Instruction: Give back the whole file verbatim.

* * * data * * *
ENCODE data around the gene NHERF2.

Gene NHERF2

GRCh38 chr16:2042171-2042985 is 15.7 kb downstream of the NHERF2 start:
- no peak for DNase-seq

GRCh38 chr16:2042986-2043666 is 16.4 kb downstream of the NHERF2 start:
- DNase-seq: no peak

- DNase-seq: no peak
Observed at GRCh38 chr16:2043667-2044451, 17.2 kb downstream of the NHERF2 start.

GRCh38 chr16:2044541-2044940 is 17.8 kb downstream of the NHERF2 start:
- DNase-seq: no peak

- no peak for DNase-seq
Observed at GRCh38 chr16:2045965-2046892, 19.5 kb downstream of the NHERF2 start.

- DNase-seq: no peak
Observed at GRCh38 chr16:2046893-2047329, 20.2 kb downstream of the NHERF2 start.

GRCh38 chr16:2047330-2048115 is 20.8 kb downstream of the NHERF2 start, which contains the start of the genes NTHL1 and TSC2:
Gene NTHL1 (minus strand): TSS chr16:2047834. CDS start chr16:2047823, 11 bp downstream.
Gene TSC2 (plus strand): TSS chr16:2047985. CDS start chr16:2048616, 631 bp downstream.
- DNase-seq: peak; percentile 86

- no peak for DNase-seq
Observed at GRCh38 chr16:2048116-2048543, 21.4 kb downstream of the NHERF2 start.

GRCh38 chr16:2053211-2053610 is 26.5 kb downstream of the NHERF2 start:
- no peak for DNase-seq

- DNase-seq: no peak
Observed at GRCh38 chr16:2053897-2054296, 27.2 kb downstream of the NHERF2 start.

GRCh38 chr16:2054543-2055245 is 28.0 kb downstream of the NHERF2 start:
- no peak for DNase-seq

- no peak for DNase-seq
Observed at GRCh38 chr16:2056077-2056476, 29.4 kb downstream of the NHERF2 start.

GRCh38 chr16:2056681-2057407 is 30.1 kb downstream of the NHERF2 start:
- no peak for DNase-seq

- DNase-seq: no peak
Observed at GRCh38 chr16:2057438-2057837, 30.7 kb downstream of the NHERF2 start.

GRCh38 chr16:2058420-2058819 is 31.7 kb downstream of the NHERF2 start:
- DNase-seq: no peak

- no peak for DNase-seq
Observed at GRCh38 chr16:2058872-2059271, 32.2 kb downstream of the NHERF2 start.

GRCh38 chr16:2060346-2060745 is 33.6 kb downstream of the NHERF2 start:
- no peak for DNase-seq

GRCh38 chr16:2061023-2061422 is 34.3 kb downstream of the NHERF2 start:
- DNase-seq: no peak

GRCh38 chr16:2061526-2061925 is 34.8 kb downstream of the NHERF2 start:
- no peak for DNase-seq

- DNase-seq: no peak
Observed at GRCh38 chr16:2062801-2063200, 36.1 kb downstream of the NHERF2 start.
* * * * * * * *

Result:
ENCODE data around the gene NHERF2.

Gene NHERF2

GRCh38 chr16:2042171-2042985 is 15.7 kb downstream of the NHERF2 start:
- no peak for DNase-seq

GRCh38 chr16:2042986-2043666 is 16.4 kb downstream of the NHERF2 start:
- DNase-seq: no peak

- DNase-seq: no peak
Observed at GRCh38 chr16:2043667-2044451, 17.2 kb downstream of the NHERF2 start.

GRCh38 chr16:2044541-2044940 is 17.8 kb downstream of the NHERF2 start:
- DNase-seq: no peak

- no peak for DNase-seq
Observed at GRCh38 chr16:2045965-2046892, 19.5 kb downstream of the NHERF2 start.

- DNase-seq: no peak
Observed at GRCh38 chr16:2046893-2047329, 20.2 kb downstream of the NHERF2 start.

GRCh38 chr16:2047330-2048115 is 20.8 kb downstream of the NHERF2 start, which contains the start of the genes NTHL1 and TSC2:
Gene NTHL1 (minus strand): TSS chr16:2047834. CDS start chr16:2047823, 11 bp downstream.
Gene TSC2 (plus strand): TSS chr16:2047985. CDS start chr16:2048616, 631 bp downstream.
- DNase-seq: peak; percentile 86

- no peak for DNase-seq
Observed at GRCh38 chr16:2048116-2048543, 21.4 kb downstream of the NHERF2 start.

GRCh38 chr16:2053211-2053610 is 26.5 kb downstream of the NHERF2 start:
- no peak for DNase-seq

- DNase-seq: no peak
Observed at GRCh38 chr16:2053897-2054296, 27.2 kb downstream of the NHERF2 start.

GRCh38 chr16:2054543-2055245 is 28.0 kb downstream of the NHERF2 start:
- no peak for DNase-seq

- no peak for DNase-seq
Observed at GRCh38 chr16:2056077-2056476, 29.4 kb downstream of the NHERF2 start.

GRCh38 chr16:2056681-2057407 is 30.1 kb downstream of the NHERF2 start:
- no peak for DNase-seq

- DNase-seq: no peak
Observed at GRCh38 chr16:2057438-2057837, 30.7 kb downstream of the NHERF2 start.

GRCh38 chr16:2058420-2058819 is 31.7 kb downstream of the NHERF2 start:
- DNase-seq: no peak

- no peak for DNase-seq
Observed at GRCh38 chr16:2058872-2059271, 32.2 kb downstream of the NHERF2 start.

GRCh38 chr16:2060346-2060745 is 33.6 kb downstream of the NHERF2 start:
- no peak for DNase-seq

GRCh38 chr16:2061023-2061422 is 34.3 kb downstream of the NHERF2 start:
- DNase-seq: no peak

GRCh38 chr16:2061526-2061925 is 34.8 kb downstream of the NHERF2 start:
- no peak for DNase-seq

- DNase-seq: no peak
Observed at GRCh38 chr16:2062801-2063200, 36.1 kb downstream of the NHERF2 start.